What is grief and why do we have to experience such an unpleasant emotion?

Let us first take a look at the Webster Dictionary Meaning of grief-1.  deep sorrow especially caused by someones death.

Daily Wisdom Word Meaning of Grief-1.  an emotion attached to some form of loss to something/someone you cared about.

Grief happens in five stages according to the Kubler-Ross model.  These five stages happen chronologically, and occur in this order:  1.  Denial  2.  anger 3.  bargaining,  4.  depression  5.  Acceptance

Grief and these  five stages are normal when losing someone and although most common to happen in chronological order, don’t always happen that way.  If you talk to someone that has been through grief, they may experience it a different way.

If you talk to counselors and Psychologists, they will tell you that grief is experienced differently depending on who has lost the individual they are grieving about.  Some people celebrate the death of someone otherwise known as a wake rather than a funeral.  Others do nothing but cry.  Grief is sad to me.  From the people I have lost closest to me in life, I stick more to the model of grief, first going through denial.

When I first lost my father, five years ago,  the first thing I remember thinking was I just could not believe he was gone.  It always seemed that my father was so strong he would live on forever, and I couldn’t believe he was diagnosed with a terminal illness to begin with.  He was diagnosed with Brain Cancer which is supposed to be extremely painful, but looking at him until about five days before his death, you couldn’t tell he was dying or experiencing pain, so the first stage of my grief was definitely denial.  Then, came anger.  I felt logically I didn’t have the right to feel angry because he had lived 87 years of life, but I found myself angry over his death anyway.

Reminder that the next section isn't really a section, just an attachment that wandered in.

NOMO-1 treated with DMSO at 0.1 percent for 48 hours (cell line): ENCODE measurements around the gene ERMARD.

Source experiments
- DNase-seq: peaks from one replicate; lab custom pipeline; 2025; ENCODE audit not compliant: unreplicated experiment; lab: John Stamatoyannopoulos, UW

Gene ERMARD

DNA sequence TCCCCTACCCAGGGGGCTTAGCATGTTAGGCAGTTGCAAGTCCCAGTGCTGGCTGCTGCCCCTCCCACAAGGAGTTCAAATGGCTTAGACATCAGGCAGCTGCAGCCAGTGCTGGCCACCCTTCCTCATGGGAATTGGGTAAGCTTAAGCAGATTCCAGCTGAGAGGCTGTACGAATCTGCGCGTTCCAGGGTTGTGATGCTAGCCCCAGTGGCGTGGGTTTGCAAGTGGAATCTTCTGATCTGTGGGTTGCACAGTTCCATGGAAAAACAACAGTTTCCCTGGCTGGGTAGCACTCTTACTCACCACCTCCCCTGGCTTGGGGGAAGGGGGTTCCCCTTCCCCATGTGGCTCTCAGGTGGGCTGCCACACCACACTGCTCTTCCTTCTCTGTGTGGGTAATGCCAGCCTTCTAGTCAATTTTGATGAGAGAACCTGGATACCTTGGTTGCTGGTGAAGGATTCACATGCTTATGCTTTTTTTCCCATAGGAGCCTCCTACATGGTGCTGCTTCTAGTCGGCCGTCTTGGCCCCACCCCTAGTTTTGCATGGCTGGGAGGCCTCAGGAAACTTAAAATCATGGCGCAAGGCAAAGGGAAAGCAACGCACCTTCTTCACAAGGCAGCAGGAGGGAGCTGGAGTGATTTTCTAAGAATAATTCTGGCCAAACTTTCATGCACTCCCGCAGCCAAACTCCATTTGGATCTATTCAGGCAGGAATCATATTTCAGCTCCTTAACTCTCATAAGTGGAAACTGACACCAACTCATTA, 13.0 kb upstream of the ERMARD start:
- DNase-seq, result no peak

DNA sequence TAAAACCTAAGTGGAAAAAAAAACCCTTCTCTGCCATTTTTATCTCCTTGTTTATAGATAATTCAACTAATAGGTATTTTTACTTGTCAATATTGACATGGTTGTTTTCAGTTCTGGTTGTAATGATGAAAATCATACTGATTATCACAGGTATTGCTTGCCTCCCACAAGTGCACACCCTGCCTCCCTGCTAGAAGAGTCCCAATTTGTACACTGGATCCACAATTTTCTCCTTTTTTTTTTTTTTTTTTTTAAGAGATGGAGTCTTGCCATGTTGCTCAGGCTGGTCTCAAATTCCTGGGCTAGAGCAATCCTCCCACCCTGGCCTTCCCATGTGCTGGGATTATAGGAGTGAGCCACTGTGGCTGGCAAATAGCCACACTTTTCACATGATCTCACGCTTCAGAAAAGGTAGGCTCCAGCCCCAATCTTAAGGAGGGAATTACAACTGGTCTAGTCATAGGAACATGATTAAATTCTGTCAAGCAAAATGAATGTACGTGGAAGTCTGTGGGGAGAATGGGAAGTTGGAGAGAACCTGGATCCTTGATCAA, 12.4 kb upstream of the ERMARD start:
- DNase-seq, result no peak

The next stage of grief, bargaining, I also found myself doing.  I found myself negotiating with God.  I found myself asking him to roll back time, and take his death back.  That of course, didn’t happen.  The next stage of grief I found myself feeling was depression.  I would think of him all the time and miss him.  Finally there was acceptance.  I still felt sad, but I had definitely accepted the fact he was gone.

Grief is experienced differently by everyone any professional will tell you and doesn’t always follow textbook stages such as the ones I’ve described.  Everyone is different and so is our grief.

Thank you for reading about grief with me today.  I appreciate you reading my posts and thank you for your poems and quotes and stories about each days daily wisdom word.

Samantha Leboeuf/Daily Wisdom Words

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